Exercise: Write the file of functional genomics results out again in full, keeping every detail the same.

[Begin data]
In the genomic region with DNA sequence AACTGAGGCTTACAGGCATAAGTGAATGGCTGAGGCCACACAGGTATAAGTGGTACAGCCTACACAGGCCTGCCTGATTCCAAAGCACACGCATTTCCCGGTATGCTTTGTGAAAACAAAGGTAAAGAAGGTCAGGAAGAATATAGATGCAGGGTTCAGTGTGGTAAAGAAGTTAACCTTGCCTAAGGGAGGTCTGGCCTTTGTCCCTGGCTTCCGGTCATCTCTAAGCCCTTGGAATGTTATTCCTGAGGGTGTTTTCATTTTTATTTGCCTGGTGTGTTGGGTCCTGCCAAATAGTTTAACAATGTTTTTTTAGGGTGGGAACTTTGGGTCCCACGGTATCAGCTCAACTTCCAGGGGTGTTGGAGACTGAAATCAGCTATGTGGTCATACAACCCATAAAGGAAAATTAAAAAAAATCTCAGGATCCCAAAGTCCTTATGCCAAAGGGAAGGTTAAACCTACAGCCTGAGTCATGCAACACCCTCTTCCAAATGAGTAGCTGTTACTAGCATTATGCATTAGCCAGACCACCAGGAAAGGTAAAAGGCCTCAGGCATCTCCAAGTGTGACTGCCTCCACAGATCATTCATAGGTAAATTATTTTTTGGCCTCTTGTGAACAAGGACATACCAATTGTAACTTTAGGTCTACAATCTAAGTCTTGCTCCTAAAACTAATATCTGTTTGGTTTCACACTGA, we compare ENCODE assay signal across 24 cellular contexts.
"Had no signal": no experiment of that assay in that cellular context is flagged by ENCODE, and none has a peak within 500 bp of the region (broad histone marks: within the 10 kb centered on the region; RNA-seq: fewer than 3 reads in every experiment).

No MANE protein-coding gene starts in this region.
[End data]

In the genomic region with DNA sequence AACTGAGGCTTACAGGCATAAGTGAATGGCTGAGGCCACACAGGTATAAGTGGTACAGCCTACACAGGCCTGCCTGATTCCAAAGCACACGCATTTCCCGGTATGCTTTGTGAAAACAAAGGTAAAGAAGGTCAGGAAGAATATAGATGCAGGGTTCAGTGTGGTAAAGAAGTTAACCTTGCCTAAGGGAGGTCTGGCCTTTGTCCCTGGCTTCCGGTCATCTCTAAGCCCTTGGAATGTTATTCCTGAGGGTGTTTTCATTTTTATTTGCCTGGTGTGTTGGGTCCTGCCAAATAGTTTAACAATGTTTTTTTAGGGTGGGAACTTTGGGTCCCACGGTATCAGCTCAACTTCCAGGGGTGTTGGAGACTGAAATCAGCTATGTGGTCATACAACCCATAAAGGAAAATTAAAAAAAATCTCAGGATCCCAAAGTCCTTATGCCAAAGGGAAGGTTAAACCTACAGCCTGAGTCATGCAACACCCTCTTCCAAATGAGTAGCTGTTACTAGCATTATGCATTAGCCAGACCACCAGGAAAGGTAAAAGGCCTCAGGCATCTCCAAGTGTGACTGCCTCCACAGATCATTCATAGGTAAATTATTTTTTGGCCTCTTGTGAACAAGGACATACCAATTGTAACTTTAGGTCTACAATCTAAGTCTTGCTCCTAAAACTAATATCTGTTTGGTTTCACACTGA, we compare ENCODE assay signal across 24 cellular contexts.
"Had no signal": no experiment of that assay in that cellular context is flagged by ENCODE, and none has a peak within 500 bp of the region (broad histone marks: within the 10 kb centered on the region; RNA-seq: fewer than 3 reads in every experiment).

No MANE protein-coding gene starts in this region.